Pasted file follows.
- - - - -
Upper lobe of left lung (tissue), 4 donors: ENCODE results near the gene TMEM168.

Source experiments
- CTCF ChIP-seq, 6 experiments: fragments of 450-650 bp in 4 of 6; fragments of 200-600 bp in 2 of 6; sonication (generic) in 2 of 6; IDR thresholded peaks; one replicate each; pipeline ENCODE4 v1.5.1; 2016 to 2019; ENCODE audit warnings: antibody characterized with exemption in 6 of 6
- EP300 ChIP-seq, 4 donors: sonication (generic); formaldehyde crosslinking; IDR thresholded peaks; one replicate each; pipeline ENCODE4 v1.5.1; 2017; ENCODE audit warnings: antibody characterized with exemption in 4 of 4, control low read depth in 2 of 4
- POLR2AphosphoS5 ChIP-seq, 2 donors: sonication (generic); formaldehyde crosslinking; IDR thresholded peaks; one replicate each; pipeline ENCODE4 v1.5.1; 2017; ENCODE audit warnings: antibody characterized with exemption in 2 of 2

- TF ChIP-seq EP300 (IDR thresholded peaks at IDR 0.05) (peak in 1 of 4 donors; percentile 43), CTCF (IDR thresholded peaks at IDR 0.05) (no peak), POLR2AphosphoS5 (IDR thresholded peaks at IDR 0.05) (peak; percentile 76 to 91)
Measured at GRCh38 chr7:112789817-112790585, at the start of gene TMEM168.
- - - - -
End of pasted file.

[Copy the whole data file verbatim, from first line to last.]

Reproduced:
Upper lobe of left lung (tissue), 4 donors: ENCODE results near the gene TMEM168.

Source experiments
- CTCF ChIP-seq, 6 experiments: fragments of 450-650 bp in 4 of 6; fragments of 200-600 bp in 2 of 6; sonication (generic) in 2 of 6; IDR thresholded peaks; one replicate each; pipeline ENCODE4 v1.5.1; 2016 to 2019; ENCODE audit warnings: antibody characterized with exemption in 6 of 6
- EP300 ChIP-seq, 4 donors: sonication (generic); formaldehyde crosslinking; IDR thresholded peaks; one replicate each; pipeline ENCODE4 v1.5.1; 2017; ENCODE audit warnings: antibody characterized with exemption in 4 of 4, control low read depth in 2 of 4
- POLR2AphosphoS5 ChIP-seq, 2 donors: sonication (generic); formaldehyde crosslinking; IDR thresholded peaks; one replicate each; pipeline ENCODE4 v1.5.1; 2017; ENCODE audit warnings: antibody characterized with exemption in 2 of 2

- TF ChIP-seq EP300 (IDR thresholded peaks at IDR 0.05) (peak in 1 of 4 donors; percentile 43), CTCF (IDR thresholded peaks at IDR 0.05) (no peak), POLR2AphosphoS5 (IDR thresholded peaks at IDR 0.05) (peak; percentile 76 to 91)
Measured at GRCh38 chr7:112789817-112790585, at the start of gene TMEM168.